What do we know about the current state of plant diversity? How is it changing? Why is it changing? And why should we care?
That's a lot of territory to cover in one lecture.
"That's obviously a lot of territory," said evolutionary botanist Peter Crane recently by phone.
But the state of plant diversity comes with the territory when you are former director of the Field Museum of Natural History in Chicago, former director of the Royal Botanic Gardens in Kew, London, and today dean of the School of Forestry and Environmental Studies at Yale. Crane is also a founding board member of the Global Crop Diversity Trust, where he serves alongside executive director Cary Fowler, a native Memphian who was profiled in the Memphis Flyer last year and who was once a student at Rhodes College.
This week, Rhodes welcomes Peter Crane as this year's Phi Beta Kappa Visiting Scholar. Events include meetings with students and tours of the school's arboretum, Overton Park, the Memphis Botanic Garden, and the Dixon Gallery and Gardens.
As NPR's Morning Edition reported this past Monday, President's Day, the second-most written about man in history, behind Jesus Christ, is Abraham Lincoln, and to illustrate the mountain of books about Lincoln, the recently opened Ford's Theatre Center for Education and Leadership in Washington, D.C., has made that mountain into a column — a spiraling column of Lincoln-related "books" made out of aluminum but with jackets from the real books printed on them. The stack climbs 34 feet and measures eight feet around.
Morning Edition quoted Paul Tetreault, director of Ford's Theatre:
"There are books here for people of all ages. There's young people's books, there's an Abraham Lincoln stickers book, there's an Abraham Lincoln coloring book. And then of course there's all of the bestsellers: David Herbert Donald's great book about Lincoln [Lincoln], Doris Kearns Goodwin's book Team of Rivals — all of these major scholars who've written about Abraham Lincoln, they're all contained in this stack."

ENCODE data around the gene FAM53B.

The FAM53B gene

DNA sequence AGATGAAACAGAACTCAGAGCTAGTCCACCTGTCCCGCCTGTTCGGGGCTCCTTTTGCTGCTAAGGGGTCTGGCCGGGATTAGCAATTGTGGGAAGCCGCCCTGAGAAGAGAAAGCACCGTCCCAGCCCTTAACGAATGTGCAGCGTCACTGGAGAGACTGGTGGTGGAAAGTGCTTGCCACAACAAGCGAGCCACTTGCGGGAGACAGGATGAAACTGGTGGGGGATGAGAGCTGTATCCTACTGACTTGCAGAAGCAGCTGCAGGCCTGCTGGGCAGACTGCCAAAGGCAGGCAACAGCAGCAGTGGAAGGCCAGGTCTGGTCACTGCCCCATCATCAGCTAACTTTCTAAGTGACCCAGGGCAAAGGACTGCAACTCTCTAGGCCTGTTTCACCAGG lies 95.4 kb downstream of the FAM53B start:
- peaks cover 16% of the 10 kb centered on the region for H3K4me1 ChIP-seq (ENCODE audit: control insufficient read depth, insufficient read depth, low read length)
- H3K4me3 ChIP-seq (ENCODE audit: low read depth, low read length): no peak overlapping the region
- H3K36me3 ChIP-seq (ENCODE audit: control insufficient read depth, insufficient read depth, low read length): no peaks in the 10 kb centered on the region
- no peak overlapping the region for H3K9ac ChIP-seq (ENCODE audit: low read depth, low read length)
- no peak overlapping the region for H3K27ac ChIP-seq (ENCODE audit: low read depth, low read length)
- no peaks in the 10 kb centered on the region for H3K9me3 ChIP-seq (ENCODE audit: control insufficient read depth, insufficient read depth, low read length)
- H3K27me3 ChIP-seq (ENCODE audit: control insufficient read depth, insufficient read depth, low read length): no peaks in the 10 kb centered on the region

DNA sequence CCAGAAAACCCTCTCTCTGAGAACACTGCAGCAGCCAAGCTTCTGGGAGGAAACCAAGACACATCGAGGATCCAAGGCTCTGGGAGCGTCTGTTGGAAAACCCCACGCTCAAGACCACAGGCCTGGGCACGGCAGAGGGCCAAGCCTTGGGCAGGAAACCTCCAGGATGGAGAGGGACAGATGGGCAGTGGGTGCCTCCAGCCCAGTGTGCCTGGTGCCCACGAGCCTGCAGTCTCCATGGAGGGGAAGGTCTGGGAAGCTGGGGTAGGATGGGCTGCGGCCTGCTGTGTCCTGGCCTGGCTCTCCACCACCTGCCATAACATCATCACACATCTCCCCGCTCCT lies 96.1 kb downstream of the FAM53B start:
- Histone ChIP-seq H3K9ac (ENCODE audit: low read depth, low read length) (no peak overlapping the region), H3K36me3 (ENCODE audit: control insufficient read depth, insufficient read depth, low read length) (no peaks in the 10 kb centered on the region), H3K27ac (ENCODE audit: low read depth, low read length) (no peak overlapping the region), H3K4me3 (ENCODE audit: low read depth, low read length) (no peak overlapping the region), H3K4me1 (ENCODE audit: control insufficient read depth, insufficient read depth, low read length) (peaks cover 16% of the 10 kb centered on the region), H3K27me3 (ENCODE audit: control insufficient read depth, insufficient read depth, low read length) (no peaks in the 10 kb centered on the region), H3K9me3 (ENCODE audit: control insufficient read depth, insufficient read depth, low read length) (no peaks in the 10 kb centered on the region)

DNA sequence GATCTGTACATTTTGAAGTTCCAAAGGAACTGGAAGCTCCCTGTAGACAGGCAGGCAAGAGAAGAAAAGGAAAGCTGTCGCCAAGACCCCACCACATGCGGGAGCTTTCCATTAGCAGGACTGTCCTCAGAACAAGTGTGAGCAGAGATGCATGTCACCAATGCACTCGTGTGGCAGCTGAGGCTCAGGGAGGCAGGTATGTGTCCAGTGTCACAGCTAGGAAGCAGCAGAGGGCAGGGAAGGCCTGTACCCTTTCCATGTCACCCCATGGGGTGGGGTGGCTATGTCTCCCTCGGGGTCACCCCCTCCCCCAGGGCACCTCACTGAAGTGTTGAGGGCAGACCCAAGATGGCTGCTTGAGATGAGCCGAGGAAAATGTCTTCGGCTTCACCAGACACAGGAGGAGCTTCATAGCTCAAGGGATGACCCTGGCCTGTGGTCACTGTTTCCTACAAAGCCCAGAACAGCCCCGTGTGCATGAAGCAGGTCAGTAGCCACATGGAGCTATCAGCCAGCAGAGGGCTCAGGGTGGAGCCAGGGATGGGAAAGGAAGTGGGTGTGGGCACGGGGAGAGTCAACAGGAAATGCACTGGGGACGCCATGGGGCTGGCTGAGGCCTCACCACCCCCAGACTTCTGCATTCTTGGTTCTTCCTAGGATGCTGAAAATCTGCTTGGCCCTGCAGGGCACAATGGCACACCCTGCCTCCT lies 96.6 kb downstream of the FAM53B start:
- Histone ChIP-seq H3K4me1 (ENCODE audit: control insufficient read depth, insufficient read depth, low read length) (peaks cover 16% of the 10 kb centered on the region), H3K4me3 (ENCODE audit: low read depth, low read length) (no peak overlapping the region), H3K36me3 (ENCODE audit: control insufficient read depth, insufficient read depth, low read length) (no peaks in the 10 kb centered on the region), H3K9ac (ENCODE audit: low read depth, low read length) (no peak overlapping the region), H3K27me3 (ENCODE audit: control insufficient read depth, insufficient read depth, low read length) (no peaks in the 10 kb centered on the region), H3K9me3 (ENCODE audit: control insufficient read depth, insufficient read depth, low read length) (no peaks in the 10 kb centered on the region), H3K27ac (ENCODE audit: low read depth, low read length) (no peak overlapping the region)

Professor of history emeritus at Brown University. Author of the Pulitzer Prize-winning The Radicalism of the American Revolution. Author of the Bancroft Prize-winning The Creation of the American Republic, 1776-1787. And author of Empire of Liberty: A History of the Early Republic, 1789-1815 (a volume in the "Oxford History of the United States"), which was a finalist for another Pulitzer Prize. Plus, regular contributor to The New York Review of Books and The New Republic ...
He is Gordon S. Wood, who will lecture this week at Rhodes College. That lecture, titled "What Made the Founders Different," is free and open to the public and takes place on Thursday, February 16th, at 7 p.m. inside the McCallum Ballroom of the Bryan Campus Life Center. On Friday at 1 p.m., a panel of Rhodes faculty will conduct a Q&A with Wood in the Orgill Room of Clough Hall.
For more background on Wood, here's an hourlong, C-SPAN interview with Booknotes' Brian Lamb, which aired in 2002. The 9:45 mark: That's where Wood recalls Newt Gingrich's praise for The Radicalism of the American Revolution — praise that among Wood's more liberally minded academic peers qualified as "the kiss of death."
Questions about Gordon Wood's visit to Rhodes? Contact Jackie Baker at firstname.lastname@example.org or by phone at 843-3818.
According to Paul Russell, "There were certainly moments when I paused and asked myself: Why am I doing this? Why am I essentially forging a dead man's memoirs? ... And every time I was ready to abandon the project, I remembered that Vladimir had done everything he could to erase Sergey's existence. I would think, Damn it, I'm going to give this silenced brother a voice."
"Vladimir" in the above quote is Vladimir Nabokov. "Sergey" is Nabokov's practically forgotten younger brother, who died in a German concentration camp near the close of World War II. And that forged memoir is The Unreal Life of Sergey Nabokov (Cleis Press), the latest novel from Paul Russell, native Memphian and for nearly 30 years a faculty member at Vassar College in Poughkeepsie, New York.